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UK Government takes steps to regulate cryptoassets: What does this mean for the sports industry?

Thursday, 20 July 2023 By Kim Sofroniou, Christine Simpson

2023 is set to be a big year for the future of cryptoassets in the UK. Currently largely unregulated, the Government has made clear that its intention in this space is to create a ‘dynamic regulatory landscape that works for everyone’.[1] No doubt influenced by recent high-profile failures in the crypto world, such as the collapse of FTX, and growing concerns regarding the risks posed to consumers by certain cryptoassets, significant regulation is making its way down the tracks. Notably, the Government has recently published legislation which proposes to regulate certain cryptoassets[2] as well as a consultation paper[3] which sets out a proposed approach to wider regulation of cryptoassets in the UK (the Consultation).  

Governments across the globe are currently attempting to strike a balance between, on the one hand, marketing themselves as crypto-hubs which embrace growth and innovation and, on the other, ensuring adequate regulatory protections for consumers. The UK’s goal of creating a Goldilocks economy for crypto is therefore ambitious, but understandable. With crypto firms seeking refuge from regulatory crackdowns in the US, such as the Securities and Exchange Commission’s recent investigation into Nasdaq-listed Coinbase,[4] it remains to be seen whether the UK can successfully wield its ‘second-mover advantage’ to successfully attract (and retain) crypto firms.[5]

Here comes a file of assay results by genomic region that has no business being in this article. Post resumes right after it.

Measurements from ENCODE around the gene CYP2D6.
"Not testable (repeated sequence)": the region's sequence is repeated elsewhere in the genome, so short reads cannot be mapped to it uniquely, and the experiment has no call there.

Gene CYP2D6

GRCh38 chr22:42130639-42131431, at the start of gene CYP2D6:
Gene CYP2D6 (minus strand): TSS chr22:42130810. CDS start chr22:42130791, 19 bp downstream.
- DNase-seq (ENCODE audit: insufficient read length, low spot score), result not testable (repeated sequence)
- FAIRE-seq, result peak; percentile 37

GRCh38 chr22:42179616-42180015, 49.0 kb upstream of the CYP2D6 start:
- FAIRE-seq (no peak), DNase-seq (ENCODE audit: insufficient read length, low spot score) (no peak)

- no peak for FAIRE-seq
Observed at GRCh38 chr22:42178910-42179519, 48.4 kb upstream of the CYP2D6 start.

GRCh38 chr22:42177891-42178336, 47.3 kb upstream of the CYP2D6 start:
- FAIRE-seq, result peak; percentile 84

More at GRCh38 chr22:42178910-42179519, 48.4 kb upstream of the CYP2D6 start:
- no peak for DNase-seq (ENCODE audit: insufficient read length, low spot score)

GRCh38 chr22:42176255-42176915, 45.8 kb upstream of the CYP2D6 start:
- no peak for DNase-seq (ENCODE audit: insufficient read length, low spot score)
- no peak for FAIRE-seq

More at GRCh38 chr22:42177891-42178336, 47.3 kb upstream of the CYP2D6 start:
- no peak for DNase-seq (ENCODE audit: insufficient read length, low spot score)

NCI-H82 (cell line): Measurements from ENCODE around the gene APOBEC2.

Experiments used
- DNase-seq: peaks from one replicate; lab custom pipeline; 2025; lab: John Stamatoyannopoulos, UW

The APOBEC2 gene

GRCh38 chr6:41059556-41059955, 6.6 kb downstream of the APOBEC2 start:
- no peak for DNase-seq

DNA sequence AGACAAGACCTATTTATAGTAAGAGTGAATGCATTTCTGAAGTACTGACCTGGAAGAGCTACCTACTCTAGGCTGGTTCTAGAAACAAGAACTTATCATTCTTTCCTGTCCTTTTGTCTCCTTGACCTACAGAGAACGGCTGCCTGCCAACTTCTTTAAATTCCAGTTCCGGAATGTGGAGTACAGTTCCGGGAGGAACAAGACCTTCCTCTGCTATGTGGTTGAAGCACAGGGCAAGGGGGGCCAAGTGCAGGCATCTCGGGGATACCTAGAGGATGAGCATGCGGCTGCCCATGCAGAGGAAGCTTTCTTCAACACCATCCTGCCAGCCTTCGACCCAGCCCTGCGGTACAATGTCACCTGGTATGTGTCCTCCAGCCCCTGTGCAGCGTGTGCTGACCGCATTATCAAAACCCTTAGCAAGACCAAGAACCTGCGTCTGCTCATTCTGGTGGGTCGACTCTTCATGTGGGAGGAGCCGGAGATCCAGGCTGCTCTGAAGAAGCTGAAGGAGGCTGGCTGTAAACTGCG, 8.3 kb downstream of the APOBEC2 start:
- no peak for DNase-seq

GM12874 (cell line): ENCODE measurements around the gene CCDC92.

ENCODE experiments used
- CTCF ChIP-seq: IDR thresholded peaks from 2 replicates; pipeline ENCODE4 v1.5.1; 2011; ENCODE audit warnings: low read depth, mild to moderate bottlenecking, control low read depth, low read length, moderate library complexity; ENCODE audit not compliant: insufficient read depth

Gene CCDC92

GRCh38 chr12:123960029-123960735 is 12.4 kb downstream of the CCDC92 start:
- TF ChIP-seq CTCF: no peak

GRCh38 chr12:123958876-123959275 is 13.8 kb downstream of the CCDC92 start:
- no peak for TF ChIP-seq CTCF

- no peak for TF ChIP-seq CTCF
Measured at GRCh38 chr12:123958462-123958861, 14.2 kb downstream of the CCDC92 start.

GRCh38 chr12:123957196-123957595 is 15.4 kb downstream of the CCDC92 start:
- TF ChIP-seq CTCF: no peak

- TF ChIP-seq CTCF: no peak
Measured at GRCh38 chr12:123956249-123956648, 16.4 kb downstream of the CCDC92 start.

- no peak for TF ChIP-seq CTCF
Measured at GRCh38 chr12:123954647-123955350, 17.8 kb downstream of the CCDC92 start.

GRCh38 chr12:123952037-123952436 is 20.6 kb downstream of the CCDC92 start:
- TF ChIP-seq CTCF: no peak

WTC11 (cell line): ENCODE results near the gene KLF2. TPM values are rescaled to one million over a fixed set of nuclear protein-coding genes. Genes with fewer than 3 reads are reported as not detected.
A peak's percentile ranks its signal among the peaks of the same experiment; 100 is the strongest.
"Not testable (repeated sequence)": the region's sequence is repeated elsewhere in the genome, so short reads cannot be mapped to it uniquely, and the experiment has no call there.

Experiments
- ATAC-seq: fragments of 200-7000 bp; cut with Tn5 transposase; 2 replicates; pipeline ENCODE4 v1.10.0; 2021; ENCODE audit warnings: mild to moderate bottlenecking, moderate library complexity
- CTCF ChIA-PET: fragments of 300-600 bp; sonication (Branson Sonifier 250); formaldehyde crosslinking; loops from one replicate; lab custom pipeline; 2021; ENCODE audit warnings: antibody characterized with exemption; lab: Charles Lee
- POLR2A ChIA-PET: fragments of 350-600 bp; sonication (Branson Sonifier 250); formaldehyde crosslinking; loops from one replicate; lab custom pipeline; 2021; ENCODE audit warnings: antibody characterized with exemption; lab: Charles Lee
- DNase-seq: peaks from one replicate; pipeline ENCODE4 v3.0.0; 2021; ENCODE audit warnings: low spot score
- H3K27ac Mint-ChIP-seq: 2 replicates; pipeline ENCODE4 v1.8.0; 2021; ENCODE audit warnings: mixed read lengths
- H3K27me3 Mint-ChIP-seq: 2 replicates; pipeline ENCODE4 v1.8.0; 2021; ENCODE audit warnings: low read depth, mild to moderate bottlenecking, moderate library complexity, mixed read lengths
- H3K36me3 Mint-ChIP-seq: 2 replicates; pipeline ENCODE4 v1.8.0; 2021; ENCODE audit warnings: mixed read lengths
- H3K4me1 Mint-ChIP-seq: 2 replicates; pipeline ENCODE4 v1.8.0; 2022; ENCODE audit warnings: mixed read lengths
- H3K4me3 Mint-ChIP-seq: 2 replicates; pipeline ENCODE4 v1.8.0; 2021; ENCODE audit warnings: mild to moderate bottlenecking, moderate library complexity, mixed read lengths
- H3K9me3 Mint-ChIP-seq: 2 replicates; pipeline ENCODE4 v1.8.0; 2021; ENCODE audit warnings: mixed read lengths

In this article we provide:

  • a brief recap of the existing UK regulatory landscape;
  • an overview of the Government and Law Commission’s proposals in this space; and
  • key takeaways.

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Written by

Kim Sofroniou

Kim Sofroniou

Kim is a Senior Associate in Freshfields’ disputes, litigation and arbitration team.  Her practice covers a broad range of contentious cross-border commercial matters and investigations. She has significant experience of complex, large-scale disputes before the English High Court, acting for both Claimants and Defendants.
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Christine Simpson

Christine Simpson

Christine is an associate in the Dispute Resolution practice at Freshfields Bruckhaus Deringer. She advises on a wide range of commercial litigation, with a focus on multi-party actions and financial services disputes.

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